The Granger farm, 1955

The Granger farm, 1955
Source: Marie-Claire Granger

Dad purchased a quarter-section because it was affordable but he found it tough for growing crops. There was not enough drainage. It was hard to work as it was all buffalo grass and other wild grasses. It was full of moss, three to four feet of it, in some places up to six feet deep. Dad burned the moss so he could plant crops. Before there was a road, Dad had to carry a big stick while walking to Stead before freeze-up. There was a bog three to four miles long on the way. It would move under his feet as he walked. He could not stop walking or he would sink.

Dad, my grandparents, and their youngest son Marc lived in the third building my dad had built in the summer of 1953. The previous two buildings were shacks. Zotique went to Fatima to help Dad. He also wanted to farm, as opposed to doing carpentry and odd jobs in Letellier. During the early years of my grandparents’ time at Fatima, they had considered opening a store and post office along the main road. In 1953, Jules, another brother of Dad’s, spent one winter with him, the grandparents and Marc. Jules did not want to live in Fatima. He says it was too hard to earn a living there and he did not want to farm. Grandma wanted to leave Fatima because she found it difficult living there, but Grandpa wanted to stay. In 1959, my grandparents moved to St-Boniface.

In the late 1940s, the first school classes at Fatima were taught by Mme Desbiens in Adélard Chevrefils’ home. In 1949, a shack that was on the Desbiens property began to be used as the school and church services on Sundays, while money was raised for a new school/church building. People would have house parties and card games and charge admission or ask for donations. Some business owners donated large sums. Adélard Chevrefils offered a portion of his property for the building.

Construction of the church/school started on 12 September 1952. The building was built by the settlers themselves, using timber they had cut and sawed into boards. Msg Maurice Beaudoux, the Archbishop of St-Boniface, officiated at the opening mass on 7 December 1952 attended by more than 100 people from Stead, St-Georges, Pine Falls, St-Boniface, St-Eustache, and Elie. The new school/church building was also used as a community centre where movies were shown and card games were played. Through the years, my dad sang and directed at church and helped with the liturgy. Zotique did as well when he was there. The school opened in January 1953.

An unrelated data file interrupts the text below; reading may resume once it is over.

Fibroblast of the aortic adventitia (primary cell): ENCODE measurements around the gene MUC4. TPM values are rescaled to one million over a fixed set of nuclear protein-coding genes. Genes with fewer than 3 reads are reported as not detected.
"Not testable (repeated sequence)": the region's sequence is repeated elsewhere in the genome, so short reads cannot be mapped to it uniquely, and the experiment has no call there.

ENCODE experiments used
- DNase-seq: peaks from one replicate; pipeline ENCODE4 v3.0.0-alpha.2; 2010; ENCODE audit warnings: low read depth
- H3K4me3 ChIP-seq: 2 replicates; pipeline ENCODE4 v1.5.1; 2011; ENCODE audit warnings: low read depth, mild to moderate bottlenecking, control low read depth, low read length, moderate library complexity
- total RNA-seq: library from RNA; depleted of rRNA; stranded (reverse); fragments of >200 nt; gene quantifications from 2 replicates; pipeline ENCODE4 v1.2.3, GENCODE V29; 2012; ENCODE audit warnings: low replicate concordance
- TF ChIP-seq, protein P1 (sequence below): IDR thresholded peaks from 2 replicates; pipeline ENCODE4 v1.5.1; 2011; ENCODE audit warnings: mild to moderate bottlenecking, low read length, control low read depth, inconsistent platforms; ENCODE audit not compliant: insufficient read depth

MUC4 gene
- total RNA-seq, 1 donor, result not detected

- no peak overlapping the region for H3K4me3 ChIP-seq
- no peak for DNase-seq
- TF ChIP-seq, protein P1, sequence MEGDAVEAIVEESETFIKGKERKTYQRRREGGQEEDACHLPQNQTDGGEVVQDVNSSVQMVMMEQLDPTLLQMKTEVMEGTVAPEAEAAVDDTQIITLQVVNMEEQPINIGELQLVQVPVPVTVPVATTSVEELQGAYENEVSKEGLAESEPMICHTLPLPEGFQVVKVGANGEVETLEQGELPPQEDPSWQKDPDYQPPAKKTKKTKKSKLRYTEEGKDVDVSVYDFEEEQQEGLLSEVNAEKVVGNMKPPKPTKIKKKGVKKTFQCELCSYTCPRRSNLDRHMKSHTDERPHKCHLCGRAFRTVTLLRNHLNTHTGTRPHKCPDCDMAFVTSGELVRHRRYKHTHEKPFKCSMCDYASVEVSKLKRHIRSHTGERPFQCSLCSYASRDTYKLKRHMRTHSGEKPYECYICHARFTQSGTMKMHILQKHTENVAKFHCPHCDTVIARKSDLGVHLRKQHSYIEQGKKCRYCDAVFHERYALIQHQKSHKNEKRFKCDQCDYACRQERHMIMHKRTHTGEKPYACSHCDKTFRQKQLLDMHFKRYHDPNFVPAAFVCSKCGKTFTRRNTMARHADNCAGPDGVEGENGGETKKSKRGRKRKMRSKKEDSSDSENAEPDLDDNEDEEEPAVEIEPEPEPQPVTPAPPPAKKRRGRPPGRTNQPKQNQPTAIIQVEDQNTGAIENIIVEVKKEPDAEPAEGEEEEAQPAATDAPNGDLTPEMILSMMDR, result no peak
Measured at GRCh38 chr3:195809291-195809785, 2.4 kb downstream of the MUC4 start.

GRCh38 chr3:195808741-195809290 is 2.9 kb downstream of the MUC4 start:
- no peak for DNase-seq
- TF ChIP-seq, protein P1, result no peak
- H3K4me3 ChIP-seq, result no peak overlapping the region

The Fatima church and school benediction, 7 December 1952

The Fatima church and school benediction, 7 December 1952
Source: Marie-Claire Granger

The railway line to Pine Falls had a siding north of Fatima at Mile 12 near the rice paddy. In the late 1940s, work started on the Main Drain after a study by engineers in 1946-1947. In 1950, all the roads in the Fatima area were dirt. They were gravelled in 1951. There was a trail going all the way from Stead to St-Georges. In 1953 a road was built and gravelled. (It was still gravel when we moved in 1973.) Electricity came to Stead in 1952 and it was connected to our house the following year. In 1954, the only social organization in Fatima was the Farmers’ Union. They held monthly meetings. The telephone line came to our house in 1964.

My mom Cécile Grégoire St-Vincent, a French and Métis woman, joined the Grangers at Fatima after she and Hercule, a Frenchman, married on 11 June 1955. No relatives lived close by; therefore we rarely saw them. For the most part they came over as opposed to us going there.

Income to support the family came from selling cream, vegetables, cattle, pigs, and grain. Dad worked in the fields for Robert Thomson and Steve Roman. He also did some painting and helped with rough carpentry for the Thomsons and Hieberts. When he worked enough hours for someone else, he was able to collect Unemployment Insurance, as it was called at the time. Once a year in the fall, dad made the mortgage and tax payments. Many men from the area worked in the bush to supplement their income. The women stayed home when their husbands left to go work in the bush camps. They looked after everything: the home, children, and farm.